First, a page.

Understanding the Importance of Knowing the HCM Implementation Approach of Your Service Provider
The first time I saw the phrase “Good, Fast or Cheap” I was at a restaurant in Washington, D.C. The phrase was hanging on the wall, framed, visible for all to read. At the time, I didn’t relate the phrase to what I did for a living, which is to help businesses with the implementation of HR software solutions and educating them on the HCM implementation approach my firm utilizes and why this approach is important and how it leads to success.
Years later I was reminded of the phrase when my firm began the process of purchasing and implementing our new website. Building a new website was going to be a big project for us and we were apprehensive about the implementation costs, the time it was going to take to build the site, the experience of the vendor’s project team and the scope of work we were requesting of the vendor. It was during this project the phrase “Good, Fast or Cheap” hit home for me. My firm had to make a choice in the type of implementation we wanted for our new website. We quickly learned we could not have a “Good, Fast and Cheap” implementation collectively. This simply was not possible. I also realized that the concerns we were having about cost, time and resources were similar to the concerns of our clients. The only difference was my firm was having a new website built where as our clients are implementing new HR software solutions. And I know all too well that they too cannot have a good, fast and cheap HCM implementation approach if they want to have a successful outcome.
The phrase “Good, Fast or Cheap”, also known as “The Iron Triangle”, emerged over time from the thinking that you can only choose two of the three; and that you cannot successfully have all three.
I think these examples illustrate the concept best.
• Design something fast and with high quality, it will not be cheap.
• Design something fast and cheap, it will not be of high quality.
• Design something with high quality and cheap, it will not be fast.
Regardless of the vendor’s implementation approach or resources available, you must inevitably select just two of the three general properties (i.e. Good, Fast or Cheap). Why? The trio of project constraints (i.e. time, resources and scope) are always limited in one form or another. The reality is that “Good, Fast and Cheap” combined does not exist. This three intersecting circles diagram reflects the fact that the three primary constraints of a project are interrelated, and it is not possible to optimize all three – one will always suffer. In other words, you have three options, but only two choices. And whenever one of the constraints is modified, the other two constraints will be impacted.
In today’s economy, consumers are accustomed to instant gratification, whether it be instant access to products or immediate delivery of services. Out of “Good,” “Fast,” and “Cheap,” the “Fast” option is becoming more prevalent, and this holds true for HCM implementation approaches. As evidence of this ‘fast’ mentality is the birth of the term “quick-start”, “fast-start”, “fast-track”, and “express” in relation to how HRIS/HCM vendors are describing, packaging and selling their services. The market demand is forcing HRIS/HCM vendors to come up with ways to accelerate the delivery of their services. Unless you have negotiated something specific with your HRIS/HCM vendor, most providers start the clock running on the day the sales order is executed, increasing the urgency to quicken the implementation. I’ve seen far too many times organizations focus on the ‘fast’ approach only to be disappointed with the results and eventually spending more money by needing to re-visit, re-configure and re-implement to get their desired outcome. As the old saying goes, it pays to do it right the first time.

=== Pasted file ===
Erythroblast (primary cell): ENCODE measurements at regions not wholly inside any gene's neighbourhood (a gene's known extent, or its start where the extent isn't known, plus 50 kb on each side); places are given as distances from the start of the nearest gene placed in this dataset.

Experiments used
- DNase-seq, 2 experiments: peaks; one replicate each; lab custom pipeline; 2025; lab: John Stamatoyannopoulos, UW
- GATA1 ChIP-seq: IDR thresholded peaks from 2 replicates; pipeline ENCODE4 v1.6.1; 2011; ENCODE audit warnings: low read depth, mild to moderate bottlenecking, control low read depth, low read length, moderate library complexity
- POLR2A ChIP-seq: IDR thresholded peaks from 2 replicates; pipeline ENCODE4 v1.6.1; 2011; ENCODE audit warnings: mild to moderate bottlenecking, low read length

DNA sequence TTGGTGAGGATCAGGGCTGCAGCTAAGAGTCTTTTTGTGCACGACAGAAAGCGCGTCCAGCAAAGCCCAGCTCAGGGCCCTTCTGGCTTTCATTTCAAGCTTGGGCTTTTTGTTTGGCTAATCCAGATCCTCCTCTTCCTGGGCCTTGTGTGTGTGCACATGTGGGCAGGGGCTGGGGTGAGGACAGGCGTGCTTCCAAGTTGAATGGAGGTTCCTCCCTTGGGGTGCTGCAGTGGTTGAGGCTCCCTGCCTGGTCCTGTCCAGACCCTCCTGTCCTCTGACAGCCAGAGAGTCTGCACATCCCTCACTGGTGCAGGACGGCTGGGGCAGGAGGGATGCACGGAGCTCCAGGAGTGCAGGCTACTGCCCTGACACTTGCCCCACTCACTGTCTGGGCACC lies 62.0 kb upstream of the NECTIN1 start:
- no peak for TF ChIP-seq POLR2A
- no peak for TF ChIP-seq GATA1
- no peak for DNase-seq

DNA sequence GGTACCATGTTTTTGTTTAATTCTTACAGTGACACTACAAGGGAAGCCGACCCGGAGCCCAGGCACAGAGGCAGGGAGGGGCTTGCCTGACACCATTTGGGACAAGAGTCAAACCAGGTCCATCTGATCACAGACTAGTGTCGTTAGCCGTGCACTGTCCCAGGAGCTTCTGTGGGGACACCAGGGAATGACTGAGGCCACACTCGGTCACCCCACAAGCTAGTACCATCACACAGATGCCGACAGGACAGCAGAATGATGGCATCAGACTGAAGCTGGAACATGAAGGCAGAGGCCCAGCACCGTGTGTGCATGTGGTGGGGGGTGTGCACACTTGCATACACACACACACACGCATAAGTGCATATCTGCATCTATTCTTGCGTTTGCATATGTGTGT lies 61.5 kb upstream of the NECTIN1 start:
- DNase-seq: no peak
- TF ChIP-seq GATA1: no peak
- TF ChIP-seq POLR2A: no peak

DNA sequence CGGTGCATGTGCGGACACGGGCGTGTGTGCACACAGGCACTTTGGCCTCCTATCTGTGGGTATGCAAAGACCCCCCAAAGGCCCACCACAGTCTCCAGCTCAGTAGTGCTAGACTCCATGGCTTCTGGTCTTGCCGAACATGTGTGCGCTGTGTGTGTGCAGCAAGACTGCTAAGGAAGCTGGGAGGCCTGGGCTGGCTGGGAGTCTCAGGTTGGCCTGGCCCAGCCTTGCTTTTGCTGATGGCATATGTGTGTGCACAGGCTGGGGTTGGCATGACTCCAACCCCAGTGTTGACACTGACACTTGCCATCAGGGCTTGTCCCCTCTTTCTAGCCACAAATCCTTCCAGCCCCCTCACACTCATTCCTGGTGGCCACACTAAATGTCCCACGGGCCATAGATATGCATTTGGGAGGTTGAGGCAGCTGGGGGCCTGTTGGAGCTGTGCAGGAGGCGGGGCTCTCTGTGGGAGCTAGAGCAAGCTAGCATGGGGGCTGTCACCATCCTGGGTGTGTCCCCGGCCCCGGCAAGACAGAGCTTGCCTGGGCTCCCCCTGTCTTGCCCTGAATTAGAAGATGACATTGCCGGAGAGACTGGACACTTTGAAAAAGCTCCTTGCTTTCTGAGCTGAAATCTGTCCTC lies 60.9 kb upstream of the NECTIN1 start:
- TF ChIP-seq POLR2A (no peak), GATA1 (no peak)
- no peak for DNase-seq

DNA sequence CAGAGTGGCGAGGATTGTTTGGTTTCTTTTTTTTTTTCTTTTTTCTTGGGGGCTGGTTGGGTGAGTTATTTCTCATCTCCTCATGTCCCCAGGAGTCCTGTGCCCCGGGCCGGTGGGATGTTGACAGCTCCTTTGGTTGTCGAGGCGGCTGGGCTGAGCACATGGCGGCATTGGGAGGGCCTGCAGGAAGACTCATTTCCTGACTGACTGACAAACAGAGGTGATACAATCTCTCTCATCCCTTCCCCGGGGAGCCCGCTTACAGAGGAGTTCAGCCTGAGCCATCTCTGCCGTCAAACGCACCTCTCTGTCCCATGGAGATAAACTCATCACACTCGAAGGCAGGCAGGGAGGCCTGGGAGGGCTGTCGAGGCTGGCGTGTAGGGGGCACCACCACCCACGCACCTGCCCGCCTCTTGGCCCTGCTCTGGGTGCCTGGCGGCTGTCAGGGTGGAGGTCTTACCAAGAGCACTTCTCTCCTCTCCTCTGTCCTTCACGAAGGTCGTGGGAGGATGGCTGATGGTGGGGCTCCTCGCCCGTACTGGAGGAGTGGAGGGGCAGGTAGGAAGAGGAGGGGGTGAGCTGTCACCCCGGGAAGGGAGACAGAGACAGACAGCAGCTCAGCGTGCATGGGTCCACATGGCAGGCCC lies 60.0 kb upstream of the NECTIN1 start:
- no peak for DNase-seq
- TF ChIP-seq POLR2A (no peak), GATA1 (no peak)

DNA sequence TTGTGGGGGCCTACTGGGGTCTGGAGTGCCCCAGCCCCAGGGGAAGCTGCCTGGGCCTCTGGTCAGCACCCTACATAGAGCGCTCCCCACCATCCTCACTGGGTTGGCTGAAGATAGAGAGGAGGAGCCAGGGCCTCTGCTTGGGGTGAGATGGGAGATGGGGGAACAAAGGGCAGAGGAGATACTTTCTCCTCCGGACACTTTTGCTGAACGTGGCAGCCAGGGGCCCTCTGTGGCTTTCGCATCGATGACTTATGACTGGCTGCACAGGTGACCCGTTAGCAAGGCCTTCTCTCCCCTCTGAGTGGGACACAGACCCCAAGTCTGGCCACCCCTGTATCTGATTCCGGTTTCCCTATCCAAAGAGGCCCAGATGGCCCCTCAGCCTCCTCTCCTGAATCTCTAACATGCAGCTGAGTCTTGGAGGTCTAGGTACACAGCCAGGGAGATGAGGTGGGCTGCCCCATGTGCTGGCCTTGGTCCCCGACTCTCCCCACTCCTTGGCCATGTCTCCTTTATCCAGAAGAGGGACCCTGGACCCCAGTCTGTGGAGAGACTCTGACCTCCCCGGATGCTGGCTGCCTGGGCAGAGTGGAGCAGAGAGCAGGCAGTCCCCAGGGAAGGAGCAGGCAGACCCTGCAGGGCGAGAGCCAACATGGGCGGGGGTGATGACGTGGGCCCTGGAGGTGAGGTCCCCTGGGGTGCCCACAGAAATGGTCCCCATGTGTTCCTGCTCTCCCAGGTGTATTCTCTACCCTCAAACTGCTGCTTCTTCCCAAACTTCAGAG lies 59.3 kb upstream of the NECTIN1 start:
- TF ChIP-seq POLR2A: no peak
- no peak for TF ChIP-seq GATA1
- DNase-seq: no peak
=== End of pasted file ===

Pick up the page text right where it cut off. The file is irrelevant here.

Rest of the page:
As I have written in the past, this “fast” approach tends to commoditize the professional services and not deliver on the project outcomes. My blog “Buyers Beware: The Commoditization of Professional Services” describes this driving trend.
From my firm’s perspective, what clients want is the “Good” or “Quality” component of the ‘Iron Triangle’. When they contract with us for implementation services, they want the acquired application to work as advertised, they want it to last a long-time and they don’t want to encounter any issues with the quality of work delivered (i.e. errors, issues, mistakes, etc.). Therefore, it is always our recommendation to take a little extra time and spend a little extra money to ensure that the “Good” portion of the “Iron Triangle” is not diluted. This includes or encompasses areas like upfront planning, a comprehensive statement of work and thorough application training. We believe this upfront planning and extra effort will make all the difference between a successful or failed implementation.
I’ll end with a couple of recommendations. As you go through your HRIS/HCM evaluation process, ask a lot of questions. Ask questions during the vendor demonstrations, during follow-up conversations, during the statement of work review and during the contract review process. Require an in-depth statement of work (SOW) from the vendor that describes in detail what will be configured and delivered during implementation. The golden rule here is if it doesn’t say it in the vendor’s SOW, it won’t be delivered and you aren’t getting it. Finally, pay close attention to the vendor’s overall attitude to the implementation process, their methodology. You will see and learn fairly quickly which HCM implementation approach (i.e. good & fast, fast & cheap or cheap & good) they have adopted and follow. Does this approach align with the results you want in the end? If not, keep looking for a firm that delivers the approach and outcome you desire.